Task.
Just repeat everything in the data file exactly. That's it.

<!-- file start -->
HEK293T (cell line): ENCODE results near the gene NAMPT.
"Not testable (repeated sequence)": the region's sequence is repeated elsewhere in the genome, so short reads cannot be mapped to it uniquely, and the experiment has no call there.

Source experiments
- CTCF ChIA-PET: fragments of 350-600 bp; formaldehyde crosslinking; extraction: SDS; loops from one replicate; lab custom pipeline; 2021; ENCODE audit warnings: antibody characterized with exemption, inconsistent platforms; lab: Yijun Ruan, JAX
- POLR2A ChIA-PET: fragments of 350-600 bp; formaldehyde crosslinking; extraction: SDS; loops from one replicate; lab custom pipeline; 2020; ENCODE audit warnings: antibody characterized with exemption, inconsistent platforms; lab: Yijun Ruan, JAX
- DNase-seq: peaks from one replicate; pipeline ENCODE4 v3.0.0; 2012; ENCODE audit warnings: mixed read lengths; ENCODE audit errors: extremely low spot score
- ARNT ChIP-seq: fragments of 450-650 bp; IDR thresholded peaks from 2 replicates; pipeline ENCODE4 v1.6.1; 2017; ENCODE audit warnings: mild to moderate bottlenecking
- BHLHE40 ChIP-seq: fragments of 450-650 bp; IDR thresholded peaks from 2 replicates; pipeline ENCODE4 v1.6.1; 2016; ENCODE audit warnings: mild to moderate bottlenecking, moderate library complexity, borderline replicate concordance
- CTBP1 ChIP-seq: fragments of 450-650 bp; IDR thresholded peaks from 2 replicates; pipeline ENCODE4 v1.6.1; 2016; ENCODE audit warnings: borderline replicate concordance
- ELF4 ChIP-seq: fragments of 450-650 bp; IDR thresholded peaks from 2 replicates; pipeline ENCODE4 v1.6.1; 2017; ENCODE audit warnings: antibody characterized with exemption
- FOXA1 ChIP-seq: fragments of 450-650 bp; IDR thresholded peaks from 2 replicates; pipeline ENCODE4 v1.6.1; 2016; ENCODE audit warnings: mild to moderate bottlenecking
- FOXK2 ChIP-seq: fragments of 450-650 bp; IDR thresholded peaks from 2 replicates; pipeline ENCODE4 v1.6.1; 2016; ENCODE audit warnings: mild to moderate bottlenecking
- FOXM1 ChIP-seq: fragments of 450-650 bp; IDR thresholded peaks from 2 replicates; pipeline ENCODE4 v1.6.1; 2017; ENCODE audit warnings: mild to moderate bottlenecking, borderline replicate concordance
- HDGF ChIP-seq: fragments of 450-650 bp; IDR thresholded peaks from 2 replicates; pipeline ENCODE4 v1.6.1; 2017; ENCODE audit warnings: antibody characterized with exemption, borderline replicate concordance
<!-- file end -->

HEK293T (cell line): ENCODE results near the gene NAMPT.
"Not testable (repeated sequence)": the region's sequence is repeated elsewhere in the genome, so short reads cannot be mapped to it uniquely, and the experiment has no call there.

Source experiments
- CTCF ChIA-PET: fragments of 350-600 bp; formaldehyde crosslinking; extraction: SDS; loops from one replicate; lab custom pipeline; 2021; ENCODE audit warnings: antibody characterized with exemption, inconsistent platforms; lab: Yijun Ruan, JAX
- POLR2A ChIA-PET: fragments of 350-600 bp; formaldehyde crosslinking; extraction: SDS; loops from one replicate; lab custom pipeline; 2020; ENCODE audit warnings: antibody characterized with exemption, inconsistent platforms; lab: Yijun Ruan, JAX
- DNase-seq: peaks from one replicate; pipeline ENCODE4 v3.0.0; 2012; ENCODE audit warnings: mixed read lengths; ENCODE audit errors: extremely low spot score
- ARNT ChIP-seq: fragments of 450-650 bp; IDR thresholded peaks from 2 replicates; pipeline ENCODE4 v1.6.1; 2017; ENCODE audit warnings: mild to moderate bottlenecking
- BHLHE40 ChIP-seq: fragments of 450-650 bp; IDR thresholded peaks from 2 replicates; pipeline ENCODE4 v1.6.1; 2016; ENCODE audit warnings: mild to moderate bottlenecking, moderate library complexity, borderline replicate concordance
- CTBP1 ChIP-seq: fragments of 450-650 bp; IDR thresholded peaks from 2 replicates; pipeline ENCODE4 v1.6.1; 2016; ENCODE audit warnings: borderline replicate concordance
- ELF4 ChIP-seq: fragments of 450-650 bp; IDR thresholded peaks from 2 replicates; pipeline ENCODE4 v1.6.1; 2017; ENCODE audit warnings: antibody characterized with exemption
- FOXA1 ChIP-seq: fragments of 450-650 bp; IDR thresholded peaks from 2 replicates; pipeline ENCODE4 v1.6.1; 2016; ENCODE audit warnings: mild to moderate bottlenecking
- FOXK2 ChIP-seq: fragments of 450-650 bp; IDR thresholded peaks from 2 replicates; pipeline ENCODE4 v1.6.1; 2016; ENCODE audit warnings: mild to moderate bottlenecking
- FOXM1 ChIP-seq: fragments of 450-650 bp; IDR thresholded peaks from 2 replicates; pipeline ENCODE4 v1.6.1; 2017; ENCODE audit warnings: mild to moderate bottlenecking, borderline replicate concordance
- HDGF ChIP-seq: fragments of 450-650 bp; IDR thresholded peaks from 2 replicates; pipeline ENCODE4 v1.6.1; 2017; ENCODE audit warnings: antibody characterized with exemption, borderline replicate concordance